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Author Topic: Kakamas you say? Amageza 2013  (Read 17045 times)

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Offline CHorse

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Re: Kakamas you say?
« Reply #60 on: November 04, 2013, 07:20:09 am »
Loving this, thanks  :thumleft:
 

Offline alanB

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Re: Kakamas you say?
« Reply #61 on: November 04, 2013, 07:49:35 am »
Wow Andrew, this is as much a lesson on how to do it as it is a RR!

Your controlled aggression is quite impressive.

I for one wouldnt feel comfortable taking my hands off the bars at speed and then spend quite a long time fiddling with a bog roll!  :o :biggrin: :thumleft:

Thanks for all the effort in sharing your ride with us.

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Offline Wooly Bugger

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Re: Kakamas you say?
« Reply #62 on: November 04, 2013, 08:34:23 am »
bliksem! looking at that video caused me to have a few semi-relgious moments..........sitting behind my desk!

respect!
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Offline Frannarossi

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Re: Kakamas you say?
« Reply #63 on: November 04, 2013, 08:41:39 am »
Loving this RR,gooi nog! :thumleft:
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Offline SteveD

Re: Kakamas you say?
« Reply #64 on: November 04, 2013, 08:57:28 am »
I for one wouldnt feel comfortable taking my hands off the bars at speed and then spend quite a long time fiddling with a bog roll!  :o :biggrin: :thumleft:

Agreed. If I were to take my hands off the bars at that speed to mess around with bog roll, I would need to wipe more than just my visor.....
 

Offline Voetpomp

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Re: Kakamas you say?
« Reply #65 on: November 04, 2013, 01:41:44 pm »
 :laughing4: :laughing4: :laughing4:
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Offline weskus

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Re: Kakamas you say?
« Reply #66 on: November 04, 2013, 03:35:04 pm »
Lekker Andrew, ek't nog nie so 'n Engelsman soos jy gesien nie, :peepwall: :pot: well done once again, shows you, belanrikste ding om te doen is om kalm te te bly, maar dit sukkel maar..
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Offline Pleco

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Re: Kakamas you say?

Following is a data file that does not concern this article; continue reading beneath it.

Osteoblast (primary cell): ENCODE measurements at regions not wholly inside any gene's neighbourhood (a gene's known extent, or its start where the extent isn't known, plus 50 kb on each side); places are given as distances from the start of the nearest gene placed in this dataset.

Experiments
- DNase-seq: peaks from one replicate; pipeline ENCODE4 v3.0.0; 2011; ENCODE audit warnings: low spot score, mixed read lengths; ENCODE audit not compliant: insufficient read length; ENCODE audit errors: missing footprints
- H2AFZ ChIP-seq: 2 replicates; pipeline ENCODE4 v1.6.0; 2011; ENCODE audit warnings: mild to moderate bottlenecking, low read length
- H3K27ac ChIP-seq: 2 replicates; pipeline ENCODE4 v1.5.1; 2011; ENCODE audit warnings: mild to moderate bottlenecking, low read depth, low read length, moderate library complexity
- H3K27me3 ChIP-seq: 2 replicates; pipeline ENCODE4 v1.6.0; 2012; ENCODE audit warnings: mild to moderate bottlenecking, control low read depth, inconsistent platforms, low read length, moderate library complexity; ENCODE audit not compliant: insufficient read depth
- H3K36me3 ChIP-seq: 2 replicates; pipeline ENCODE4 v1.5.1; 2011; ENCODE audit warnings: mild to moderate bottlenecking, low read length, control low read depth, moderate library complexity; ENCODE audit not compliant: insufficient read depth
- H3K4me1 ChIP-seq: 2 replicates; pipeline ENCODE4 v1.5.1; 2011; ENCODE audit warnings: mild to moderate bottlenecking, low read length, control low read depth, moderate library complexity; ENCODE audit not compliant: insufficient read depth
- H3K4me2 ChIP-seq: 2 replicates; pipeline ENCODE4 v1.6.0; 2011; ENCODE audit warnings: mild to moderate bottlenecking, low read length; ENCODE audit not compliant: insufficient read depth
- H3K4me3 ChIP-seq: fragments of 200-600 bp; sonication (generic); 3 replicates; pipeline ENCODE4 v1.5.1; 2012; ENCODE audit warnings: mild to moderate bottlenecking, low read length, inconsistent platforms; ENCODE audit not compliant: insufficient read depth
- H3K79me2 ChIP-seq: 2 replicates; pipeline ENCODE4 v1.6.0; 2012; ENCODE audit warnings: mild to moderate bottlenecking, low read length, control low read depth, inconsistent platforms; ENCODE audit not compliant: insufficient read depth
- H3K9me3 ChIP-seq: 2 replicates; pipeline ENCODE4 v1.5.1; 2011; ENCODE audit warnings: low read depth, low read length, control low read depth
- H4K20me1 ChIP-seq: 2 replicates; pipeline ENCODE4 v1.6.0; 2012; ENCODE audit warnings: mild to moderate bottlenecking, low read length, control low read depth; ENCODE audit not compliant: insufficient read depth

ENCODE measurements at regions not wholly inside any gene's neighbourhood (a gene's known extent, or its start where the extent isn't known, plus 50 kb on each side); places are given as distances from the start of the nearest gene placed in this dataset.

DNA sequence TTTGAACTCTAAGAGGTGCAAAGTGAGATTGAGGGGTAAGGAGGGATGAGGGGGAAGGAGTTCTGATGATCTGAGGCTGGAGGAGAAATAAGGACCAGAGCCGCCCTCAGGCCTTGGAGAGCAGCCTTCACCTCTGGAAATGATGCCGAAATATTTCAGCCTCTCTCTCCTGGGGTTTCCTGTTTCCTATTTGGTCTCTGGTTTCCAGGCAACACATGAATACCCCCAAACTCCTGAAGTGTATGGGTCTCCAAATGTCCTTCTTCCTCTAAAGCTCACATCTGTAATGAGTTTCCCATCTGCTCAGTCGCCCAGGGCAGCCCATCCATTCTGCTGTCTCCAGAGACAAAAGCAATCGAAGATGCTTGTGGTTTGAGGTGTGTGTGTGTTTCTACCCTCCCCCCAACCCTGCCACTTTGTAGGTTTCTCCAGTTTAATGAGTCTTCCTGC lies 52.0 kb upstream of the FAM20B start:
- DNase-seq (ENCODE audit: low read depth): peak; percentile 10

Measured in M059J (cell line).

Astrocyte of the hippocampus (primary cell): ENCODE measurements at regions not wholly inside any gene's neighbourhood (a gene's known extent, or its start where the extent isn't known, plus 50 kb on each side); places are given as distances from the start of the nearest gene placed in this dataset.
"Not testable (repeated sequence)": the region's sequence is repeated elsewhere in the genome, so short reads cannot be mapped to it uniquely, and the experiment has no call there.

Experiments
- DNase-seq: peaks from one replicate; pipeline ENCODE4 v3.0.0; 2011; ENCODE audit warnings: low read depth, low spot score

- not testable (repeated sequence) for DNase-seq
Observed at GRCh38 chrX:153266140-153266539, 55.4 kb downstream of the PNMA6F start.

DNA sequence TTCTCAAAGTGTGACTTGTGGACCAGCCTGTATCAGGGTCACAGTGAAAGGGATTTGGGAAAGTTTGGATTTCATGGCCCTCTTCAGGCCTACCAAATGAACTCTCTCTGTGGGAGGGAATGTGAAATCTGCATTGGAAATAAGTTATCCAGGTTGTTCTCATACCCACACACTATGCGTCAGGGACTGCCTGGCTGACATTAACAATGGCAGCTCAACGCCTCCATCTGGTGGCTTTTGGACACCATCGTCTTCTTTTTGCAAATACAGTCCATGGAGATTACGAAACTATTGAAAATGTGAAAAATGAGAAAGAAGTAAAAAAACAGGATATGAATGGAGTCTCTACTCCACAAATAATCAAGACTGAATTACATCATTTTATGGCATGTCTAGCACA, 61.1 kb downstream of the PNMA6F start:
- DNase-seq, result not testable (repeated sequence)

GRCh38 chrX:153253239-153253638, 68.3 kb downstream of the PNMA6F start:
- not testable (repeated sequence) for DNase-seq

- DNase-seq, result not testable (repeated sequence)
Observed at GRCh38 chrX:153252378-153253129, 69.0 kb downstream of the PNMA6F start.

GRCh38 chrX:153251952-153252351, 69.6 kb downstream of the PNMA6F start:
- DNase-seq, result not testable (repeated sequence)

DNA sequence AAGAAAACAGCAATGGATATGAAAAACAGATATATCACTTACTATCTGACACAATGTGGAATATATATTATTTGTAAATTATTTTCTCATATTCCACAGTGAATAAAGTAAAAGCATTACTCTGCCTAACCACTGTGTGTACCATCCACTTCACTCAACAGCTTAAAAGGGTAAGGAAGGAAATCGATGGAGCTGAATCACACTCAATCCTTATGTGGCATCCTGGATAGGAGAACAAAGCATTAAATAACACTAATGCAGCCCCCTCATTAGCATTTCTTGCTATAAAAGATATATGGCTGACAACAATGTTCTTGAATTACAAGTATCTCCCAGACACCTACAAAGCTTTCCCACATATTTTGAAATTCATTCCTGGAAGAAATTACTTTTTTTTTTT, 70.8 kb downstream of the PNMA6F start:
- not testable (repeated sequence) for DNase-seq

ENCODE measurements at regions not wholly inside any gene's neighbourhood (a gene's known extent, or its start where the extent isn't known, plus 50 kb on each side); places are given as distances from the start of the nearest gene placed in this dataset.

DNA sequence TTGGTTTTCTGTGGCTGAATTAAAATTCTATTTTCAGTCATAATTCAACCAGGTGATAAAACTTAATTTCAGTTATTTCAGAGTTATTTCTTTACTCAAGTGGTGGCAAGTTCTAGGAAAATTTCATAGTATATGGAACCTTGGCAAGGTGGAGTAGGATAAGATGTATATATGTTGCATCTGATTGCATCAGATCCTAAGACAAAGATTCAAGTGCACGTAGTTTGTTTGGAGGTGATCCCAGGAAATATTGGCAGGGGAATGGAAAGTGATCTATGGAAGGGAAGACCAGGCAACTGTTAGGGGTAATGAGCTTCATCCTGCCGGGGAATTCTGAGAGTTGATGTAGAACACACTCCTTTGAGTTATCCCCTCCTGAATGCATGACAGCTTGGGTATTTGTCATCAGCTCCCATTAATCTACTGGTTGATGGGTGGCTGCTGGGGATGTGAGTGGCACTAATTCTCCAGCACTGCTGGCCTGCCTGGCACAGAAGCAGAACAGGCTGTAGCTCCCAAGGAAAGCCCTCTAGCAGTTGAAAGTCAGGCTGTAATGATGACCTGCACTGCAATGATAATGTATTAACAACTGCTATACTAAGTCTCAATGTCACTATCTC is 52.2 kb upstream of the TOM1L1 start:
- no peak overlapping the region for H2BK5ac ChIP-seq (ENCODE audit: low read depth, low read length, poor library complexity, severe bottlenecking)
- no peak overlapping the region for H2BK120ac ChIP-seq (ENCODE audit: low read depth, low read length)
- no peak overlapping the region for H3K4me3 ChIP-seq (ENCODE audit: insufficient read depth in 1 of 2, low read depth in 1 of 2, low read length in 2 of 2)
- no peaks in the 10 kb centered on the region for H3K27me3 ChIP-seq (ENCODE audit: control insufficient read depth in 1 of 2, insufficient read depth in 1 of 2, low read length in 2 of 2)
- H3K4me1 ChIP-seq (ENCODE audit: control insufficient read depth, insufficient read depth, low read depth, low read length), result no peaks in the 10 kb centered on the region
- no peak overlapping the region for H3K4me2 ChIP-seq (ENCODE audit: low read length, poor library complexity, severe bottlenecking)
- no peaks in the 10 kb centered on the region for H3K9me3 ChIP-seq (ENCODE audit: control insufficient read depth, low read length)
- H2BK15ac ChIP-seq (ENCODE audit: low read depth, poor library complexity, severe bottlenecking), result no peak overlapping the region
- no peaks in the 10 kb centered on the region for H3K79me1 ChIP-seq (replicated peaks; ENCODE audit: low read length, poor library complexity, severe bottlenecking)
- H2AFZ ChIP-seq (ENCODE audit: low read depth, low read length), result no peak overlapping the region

« Reply #67 on: November 04, 2013, 04:12:56 pm »
Lekker Andrew, ek't nog nie so 'n Engelsman soos jy gesien nie, :peepwall: :pot: well done once again, shows you, belanrikste ding om te doen is om kalm te te bly, maar dit sukkel maar..

Ons het daai meelgesig gemis die jaar. Alex het spesiaal al die klippe in die rivier gelos net vir jou. Jy is mos so lief vir klip ry.  :ricky:

Hoop ons sien jou volgende jaar.

So paar manne wat ek sou op wed om met groot bikes klaar te maak die jaar:

Weskus
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Die ander ou wat die HP2 gery het laas jaar. Kan nie sy naam onthou nie.

Moet nou nie dat Andrew en Rudi volgende jaar alleen die groot  bikes bring nie.
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Offline SteveD

Re: Kakamas you say?
« Reply #68 on: November 04, 2013, 04:32:02 pm »
[So paar manne wat ek sou op wed om met groot bikes klaar te maak die jaar:

Weskus
Bob
Roost (as hy net kan ophou val  :lol8:)
Remy
Sack
Arch
Die ander ou wat die HP2 gery het laas jaar. Kan nie sy naam onthou nie.

Moet nou nie dat Andrew en Rudi volgende jaar alleen die groot  bikes bring nie.

en Mark Hardy?
 

Offline Pleco

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Re: Kakamas you say?
« Reply #69 on: November 04, 2013, 04:51:19 pm »
[So paar manne wat ek sou op wed om met groot bikes klaar te maak die jaar:

Weskus
Bob
Roost (as hy net kan ophou val  :lol8:)
Remy
Sack
Arch
Die ander ou wat die HP2 gery het laas jaar. Kan nie sy naam onthou nie.

Moet nou nie dat Andrew en Rudi volgende jaar alleen die groot  bikes bring nie.

en Mark Hardy?

Have not seen him ride, but from what I have heard he would have made it as well.

Come on guys Andrew and Rudi needs some competition next year.
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Offline Pleco

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Re: Kakamas you say?
« Reply #70 on: November 04, 2013, 04:52:35 pm »
Andrew, did you get footage of the wire across the river acrobatics?